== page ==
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A New Contract for America

By Nick Egnatz - Posted on 25 February 2011

The U.S. working class has always been divided—along racial lines, against each succeeding wave of immigrants and now between the haves and the have-nots.

Nowhere is the divide and conquer strategy more evident than Wisconsin where newly elected Republican Governor Scott Walker, after passing pro business legislation to the tune of $140 million, now claims a $137 million deficit and is pushing through legislation to make up the newly created shortfall on the backs of the state’s public union workers. But his proposed legislation goes beyond fiscal sacrifice: it will strip the union workers of the right to collective bargaining and no longer allow union dues to be tax deductible.

Read the rest at


This is a very important article.

"War, Martial Law, and the Economic Crisis

Excerpt from "The Global Economic Crisis: The Great Depression of the XXI Century""

by Peter Dale Scott, Feb. 23, 2011

Nick Egnatz's full article is certainly interesting, but I can't imagine it being supported, more than little in the society that the US is. I'd support what he proposes, but doubt that more than relatively few Americans would do the same. Some who wouldn't support it might do this because while they agreed with him, they could only perceive his proposal as an impossible dream and then walk away.

The counter-attack by the rich would be extremely strong, that's for sure. They definitely wouldn't be willing to be taxed at 90% of their earned and mostly unearned income over $1mn. It'd require an extreme amount of good will from them and it's extremely difficult to obtain one ounce of good will from them as it is. They would fight this high taxation with great viciousness, and they could very promptly resort to getting their bought politicians to establish martial law.

The Intrepid Report home page had the following article linked.

"Fighting the 5 fascisms in Wisconsin and Ohio"
by Bob Fitrakis and Harvey Wasserman, Feb. 23, 2011

The escalating confrontations in Wisconsin and Ohio are ultimately about preventing the United States from becoming a full-on fascist state.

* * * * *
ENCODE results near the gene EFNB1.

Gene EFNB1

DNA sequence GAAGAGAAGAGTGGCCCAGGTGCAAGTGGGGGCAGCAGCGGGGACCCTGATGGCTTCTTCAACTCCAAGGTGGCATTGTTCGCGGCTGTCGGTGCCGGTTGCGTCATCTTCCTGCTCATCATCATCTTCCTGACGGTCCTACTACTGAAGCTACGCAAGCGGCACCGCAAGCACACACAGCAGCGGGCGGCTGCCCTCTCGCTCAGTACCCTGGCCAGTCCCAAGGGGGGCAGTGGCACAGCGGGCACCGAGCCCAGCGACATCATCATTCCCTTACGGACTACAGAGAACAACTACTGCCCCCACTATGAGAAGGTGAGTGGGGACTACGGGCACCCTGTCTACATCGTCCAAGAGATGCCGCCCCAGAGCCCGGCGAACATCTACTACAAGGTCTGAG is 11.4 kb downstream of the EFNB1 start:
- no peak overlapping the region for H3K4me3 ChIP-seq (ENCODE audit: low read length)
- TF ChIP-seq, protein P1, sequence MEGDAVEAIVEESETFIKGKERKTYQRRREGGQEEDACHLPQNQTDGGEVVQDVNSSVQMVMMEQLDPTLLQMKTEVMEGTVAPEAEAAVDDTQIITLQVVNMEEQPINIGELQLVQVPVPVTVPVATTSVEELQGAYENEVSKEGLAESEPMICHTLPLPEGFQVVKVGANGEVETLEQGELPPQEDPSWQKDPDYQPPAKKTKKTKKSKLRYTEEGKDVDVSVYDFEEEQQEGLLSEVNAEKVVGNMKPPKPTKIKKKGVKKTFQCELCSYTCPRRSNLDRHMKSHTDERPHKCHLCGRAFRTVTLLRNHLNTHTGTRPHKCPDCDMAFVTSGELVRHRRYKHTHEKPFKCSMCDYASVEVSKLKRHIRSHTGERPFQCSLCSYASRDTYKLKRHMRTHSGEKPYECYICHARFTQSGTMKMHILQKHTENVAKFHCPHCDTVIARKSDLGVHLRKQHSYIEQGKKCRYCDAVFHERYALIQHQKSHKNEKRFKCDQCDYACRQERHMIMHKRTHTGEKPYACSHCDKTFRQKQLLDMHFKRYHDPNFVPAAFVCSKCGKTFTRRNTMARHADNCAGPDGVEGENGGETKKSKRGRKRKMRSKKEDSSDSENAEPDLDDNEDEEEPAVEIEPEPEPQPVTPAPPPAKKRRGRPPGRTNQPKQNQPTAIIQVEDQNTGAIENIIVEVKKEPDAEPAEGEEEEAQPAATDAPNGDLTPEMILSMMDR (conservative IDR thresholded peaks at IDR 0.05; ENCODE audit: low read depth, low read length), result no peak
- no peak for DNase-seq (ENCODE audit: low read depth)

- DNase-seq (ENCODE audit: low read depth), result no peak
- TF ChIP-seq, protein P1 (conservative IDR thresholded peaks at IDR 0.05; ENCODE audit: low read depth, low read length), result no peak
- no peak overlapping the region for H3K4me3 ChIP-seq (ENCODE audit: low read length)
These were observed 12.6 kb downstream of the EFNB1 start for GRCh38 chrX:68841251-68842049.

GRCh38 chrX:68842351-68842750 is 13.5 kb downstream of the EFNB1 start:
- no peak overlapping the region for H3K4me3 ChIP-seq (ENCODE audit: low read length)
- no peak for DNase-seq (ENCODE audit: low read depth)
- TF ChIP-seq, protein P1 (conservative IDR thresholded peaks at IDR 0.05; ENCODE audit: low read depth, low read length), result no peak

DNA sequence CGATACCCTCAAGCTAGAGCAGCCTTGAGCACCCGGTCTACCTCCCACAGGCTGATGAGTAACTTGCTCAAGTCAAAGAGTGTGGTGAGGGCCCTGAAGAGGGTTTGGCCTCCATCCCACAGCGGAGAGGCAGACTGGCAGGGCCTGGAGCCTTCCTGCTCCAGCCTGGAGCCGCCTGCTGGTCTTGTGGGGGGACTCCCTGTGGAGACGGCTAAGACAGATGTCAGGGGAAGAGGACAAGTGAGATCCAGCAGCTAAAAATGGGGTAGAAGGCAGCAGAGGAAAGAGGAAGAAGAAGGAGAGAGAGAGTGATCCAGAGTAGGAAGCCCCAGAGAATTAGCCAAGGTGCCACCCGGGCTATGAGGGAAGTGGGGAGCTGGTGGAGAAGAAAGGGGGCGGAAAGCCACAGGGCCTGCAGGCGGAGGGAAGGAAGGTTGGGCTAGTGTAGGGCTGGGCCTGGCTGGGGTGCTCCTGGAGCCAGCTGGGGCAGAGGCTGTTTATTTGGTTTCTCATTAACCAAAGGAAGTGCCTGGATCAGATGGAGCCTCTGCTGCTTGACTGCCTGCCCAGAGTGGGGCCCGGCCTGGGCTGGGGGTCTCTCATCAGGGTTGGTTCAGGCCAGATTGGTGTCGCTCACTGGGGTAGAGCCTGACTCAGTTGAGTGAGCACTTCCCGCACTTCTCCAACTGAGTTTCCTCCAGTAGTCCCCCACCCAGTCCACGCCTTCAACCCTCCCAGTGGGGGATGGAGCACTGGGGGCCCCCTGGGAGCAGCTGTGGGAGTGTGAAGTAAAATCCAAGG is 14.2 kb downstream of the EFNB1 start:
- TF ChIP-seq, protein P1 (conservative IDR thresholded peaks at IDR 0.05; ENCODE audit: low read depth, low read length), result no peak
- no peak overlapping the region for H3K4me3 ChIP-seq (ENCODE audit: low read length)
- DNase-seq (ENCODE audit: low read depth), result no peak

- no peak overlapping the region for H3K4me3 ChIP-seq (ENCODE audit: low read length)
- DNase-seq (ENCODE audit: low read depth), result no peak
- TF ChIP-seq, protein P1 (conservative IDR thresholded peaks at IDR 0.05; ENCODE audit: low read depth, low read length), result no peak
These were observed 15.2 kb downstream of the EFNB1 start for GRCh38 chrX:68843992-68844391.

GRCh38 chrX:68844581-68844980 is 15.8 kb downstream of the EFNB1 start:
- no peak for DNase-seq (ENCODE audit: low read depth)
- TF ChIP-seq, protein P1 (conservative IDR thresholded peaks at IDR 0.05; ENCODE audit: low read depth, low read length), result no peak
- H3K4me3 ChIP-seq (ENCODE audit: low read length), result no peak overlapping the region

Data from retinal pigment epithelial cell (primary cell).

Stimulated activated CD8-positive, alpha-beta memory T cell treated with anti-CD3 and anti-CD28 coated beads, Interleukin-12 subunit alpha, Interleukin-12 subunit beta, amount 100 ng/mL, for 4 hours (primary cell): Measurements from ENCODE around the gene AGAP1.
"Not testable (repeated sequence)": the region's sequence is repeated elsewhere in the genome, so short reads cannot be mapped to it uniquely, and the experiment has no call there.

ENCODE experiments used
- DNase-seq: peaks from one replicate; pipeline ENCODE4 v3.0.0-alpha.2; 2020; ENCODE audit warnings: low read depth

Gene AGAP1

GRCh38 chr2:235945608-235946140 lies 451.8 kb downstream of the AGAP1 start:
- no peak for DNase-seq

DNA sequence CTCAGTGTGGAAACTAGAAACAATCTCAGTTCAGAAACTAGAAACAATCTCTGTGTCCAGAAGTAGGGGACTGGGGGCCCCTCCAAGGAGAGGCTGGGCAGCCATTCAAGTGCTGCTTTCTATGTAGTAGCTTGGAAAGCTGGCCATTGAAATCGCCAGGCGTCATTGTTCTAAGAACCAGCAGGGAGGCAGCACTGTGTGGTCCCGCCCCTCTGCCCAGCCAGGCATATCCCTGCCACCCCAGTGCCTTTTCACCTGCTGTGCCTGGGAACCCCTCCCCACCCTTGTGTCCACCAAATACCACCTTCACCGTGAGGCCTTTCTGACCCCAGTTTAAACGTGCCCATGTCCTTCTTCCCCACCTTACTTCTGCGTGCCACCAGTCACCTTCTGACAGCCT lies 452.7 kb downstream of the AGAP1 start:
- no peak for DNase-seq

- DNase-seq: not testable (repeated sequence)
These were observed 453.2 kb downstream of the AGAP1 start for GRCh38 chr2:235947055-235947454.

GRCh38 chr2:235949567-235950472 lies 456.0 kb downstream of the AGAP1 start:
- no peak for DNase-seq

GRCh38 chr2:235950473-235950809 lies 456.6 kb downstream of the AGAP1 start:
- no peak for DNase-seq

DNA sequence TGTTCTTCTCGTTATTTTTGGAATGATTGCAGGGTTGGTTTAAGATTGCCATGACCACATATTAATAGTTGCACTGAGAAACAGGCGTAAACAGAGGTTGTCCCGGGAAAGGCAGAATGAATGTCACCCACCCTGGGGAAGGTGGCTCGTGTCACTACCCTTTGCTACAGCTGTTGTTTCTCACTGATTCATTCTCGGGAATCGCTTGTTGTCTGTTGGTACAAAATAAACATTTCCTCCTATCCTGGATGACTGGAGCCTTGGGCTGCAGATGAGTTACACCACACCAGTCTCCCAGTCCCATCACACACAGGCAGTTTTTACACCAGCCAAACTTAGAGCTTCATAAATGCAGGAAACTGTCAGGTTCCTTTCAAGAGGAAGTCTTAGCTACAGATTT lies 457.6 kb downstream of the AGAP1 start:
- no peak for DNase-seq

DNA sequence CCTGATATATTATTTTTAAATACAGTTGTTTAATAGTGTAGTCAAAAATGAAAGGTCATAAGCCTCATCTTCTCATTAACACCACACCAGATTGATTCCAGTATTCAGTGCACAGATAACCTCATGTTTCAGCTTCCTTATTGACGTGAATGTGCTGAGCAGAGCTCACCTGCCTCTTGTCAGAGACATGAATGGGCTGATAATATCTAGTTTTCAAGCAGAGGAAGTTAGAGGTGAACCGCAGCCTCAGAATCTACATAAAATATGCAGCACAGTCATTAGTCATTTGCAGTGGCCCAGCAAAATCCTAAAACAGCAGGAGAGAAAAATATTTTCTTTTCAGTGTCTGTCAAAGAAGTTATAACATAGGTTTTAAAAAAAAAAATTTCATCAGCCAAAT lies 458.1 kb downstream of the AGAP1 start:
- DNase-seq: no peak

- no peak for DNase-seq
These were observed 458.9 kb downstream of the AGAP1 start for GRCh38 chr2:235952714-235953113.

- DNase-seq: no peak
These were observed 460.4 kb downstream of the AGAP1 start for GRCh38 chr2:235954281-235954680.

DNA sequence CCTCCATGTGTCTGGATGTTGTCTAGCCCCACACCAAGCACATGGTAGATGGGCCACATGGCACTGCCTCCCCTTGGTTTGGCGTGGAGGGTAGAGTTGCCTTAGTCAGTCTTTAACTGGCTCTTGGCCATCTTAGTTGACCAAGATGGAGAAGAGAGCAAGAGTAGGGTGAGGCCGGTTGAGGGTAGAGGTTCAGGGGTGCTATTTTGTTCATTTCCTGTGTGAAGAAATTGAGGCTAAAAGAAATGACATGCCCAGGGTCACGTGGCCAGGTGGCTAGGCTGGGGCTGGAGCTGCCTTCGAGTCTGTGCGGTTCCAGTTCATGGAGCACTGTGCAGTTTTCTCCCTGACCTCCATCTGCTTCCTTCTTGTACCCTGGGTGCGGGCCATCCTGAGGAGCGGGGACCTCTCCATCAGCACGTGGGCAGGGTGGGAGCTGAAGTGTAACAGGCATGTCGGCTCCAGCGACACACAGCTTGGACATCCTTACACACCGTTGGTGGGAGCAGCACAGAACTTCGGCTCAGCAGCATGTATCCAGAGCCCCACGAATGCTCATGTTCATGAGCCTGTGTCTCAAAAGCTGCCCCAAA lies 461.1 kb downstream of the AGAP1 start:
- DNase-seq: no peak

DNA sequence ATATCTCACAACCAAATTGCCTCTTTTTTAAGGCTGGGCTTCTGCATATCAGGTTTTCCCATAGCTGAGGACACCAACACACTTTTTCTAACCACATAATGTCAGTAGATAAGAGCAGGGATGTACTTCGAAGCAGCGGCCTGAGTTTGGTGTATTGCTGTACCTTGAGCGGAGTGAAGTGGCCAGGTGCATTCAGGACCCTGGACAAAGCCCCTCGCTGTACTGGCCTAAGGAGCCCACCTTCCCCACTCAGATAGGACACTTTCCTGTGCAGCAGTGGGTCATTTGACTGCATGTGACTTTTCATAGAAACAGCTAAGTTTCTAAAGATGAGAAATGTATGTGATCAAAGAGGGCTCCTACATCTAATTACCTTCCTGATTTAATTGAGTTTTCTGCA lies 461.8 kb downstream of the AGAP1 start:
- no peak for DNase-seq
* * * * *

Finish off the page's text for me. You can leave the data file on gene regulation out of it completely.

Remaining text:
The stakes could not be higher—or more clear.

As defined by its inventor, Benito Mussolini, fascism is “corporate control of the state.” There are ways to beat around the Bush—Paul Krugman has recently written about “oligarchy”—but it’s time to end all illusions and call what we now confront by its true name.

Based on what I've read about what Mussolini said, the above should be corporatism, rather than fascism. He explained the simple distinction between the two terms. But corporatism certainly is applied in ways that seem to be fascism. We could probably say that they're "cousins", say; just that the difference between the two types of regime is also worth taking note of. Based on the difference, the US definitely is corporatist, but I guess it sometimes is also fascist without corporate "interests" being involved or part of the motive.

The fights in Wisconsin, Ohio, and in numerous other states are about saving the last shreds of American democracy. They burn down to five basic realities:

1) The bulwark of modern democracy is the trade union. This has been true since the beginning of the Industrial Revolution. All social programs can trace their roots to union activism, as can the protection of our civil liberties.

The first Germans Hitler put in concentration camps were neither Jews nor gypsies—they were trade unionists.

The attacks on state workers in Wisconsin, Ohio and elsewhere have nothing to do with balancing budgets. That could easily be done without destroying collective bargaining.

For the hard-right, this is about busting unions, the last organized force standing in the way of total corporate control of the United States by the rich and richer.

2) The material essence of fascism is the extreme separation of rich and poor, a massive transfer of wealth from those on the bottom to those on the top.


3) The crisis crippling states everywhere is directly related to the massive destruction of social resources by war. Since the end of the New Deal and World War II, the American elite have engineered the biggest dump of material wealth by military means in human history.


Democracy demands and protects true material security among the people as a whole. That’s what’s really at stake in the battle to cut the military budget. The fights in Ohio and Wisconsin are surface manifestations of that bigger battle.

4) Mussolini also made it clear that corporate control of the media is essential to fascist rule. ...


5) It is no accident that the “job loving,” union-hating governors of Wisconsin and Ohio (along with Florida) have rejected billions in federal funds for re-building passenger rail service that would create thousands of jobs.


For decades the term “fascist” has been dismissed from use in this country, and perhaps rightly so. Corporations have been dominant in the US since the 1880s, but we have managed to maintain a modicum of democracy.

It’s hard to see that happening if the remnants of the organized labor movement are crushed in Wisconsin and Ohio. Both states have long, important traditions of union activism.


Ultimately, as Martin Luther King said, “the arc of the moral universe is long, but it bends towards justice.”

But from time to time, it does break. If these uprisings in Wisconsin and Ohio fail, there will — literally — be hell to pay.


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